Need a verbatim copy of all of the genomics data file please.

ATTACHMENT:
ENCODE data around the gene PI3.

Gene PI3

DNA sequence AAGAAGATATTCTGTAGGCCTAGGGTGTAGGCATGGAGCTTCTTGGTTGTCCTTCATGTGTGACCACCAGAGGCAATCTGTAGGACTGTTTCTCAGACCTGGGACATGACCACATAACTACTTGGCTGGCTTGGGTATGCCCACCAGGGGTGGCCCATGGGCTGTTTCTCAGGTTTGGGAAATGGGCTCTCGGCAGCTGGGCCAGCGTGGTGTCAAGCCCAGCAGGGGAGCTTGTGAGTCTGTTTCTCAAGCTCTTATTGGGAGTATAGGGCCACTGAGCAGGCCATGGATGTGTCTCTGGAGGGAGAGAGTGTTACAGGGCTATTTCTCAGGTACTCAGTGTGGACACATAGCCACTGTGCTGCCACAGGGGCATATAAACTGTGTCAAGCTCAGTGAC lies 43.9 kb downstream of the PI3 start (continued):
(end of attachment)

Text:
ENCODE data around the gene PI3.

Gene PI3

DNA sequence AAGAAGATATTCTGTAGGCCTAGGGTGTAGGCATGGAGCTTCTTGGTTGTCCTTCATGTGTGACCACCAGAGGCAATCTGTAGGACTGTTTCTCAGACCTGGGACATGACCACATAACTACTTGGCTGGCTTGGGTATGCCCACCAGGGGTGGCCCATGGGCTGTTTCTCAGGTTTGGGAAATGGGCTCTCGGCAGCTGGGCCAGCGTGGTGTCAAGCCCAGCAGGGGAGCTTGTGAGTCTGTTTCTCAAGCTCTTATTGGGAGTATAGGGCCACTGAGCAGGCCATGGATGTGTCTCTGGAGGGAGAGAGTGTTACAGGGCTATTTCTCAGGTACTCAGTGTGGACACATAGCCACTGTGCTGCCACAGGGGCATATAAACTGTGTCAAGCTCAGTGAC lies 43.9 kb downstream of the PI3 start (continued):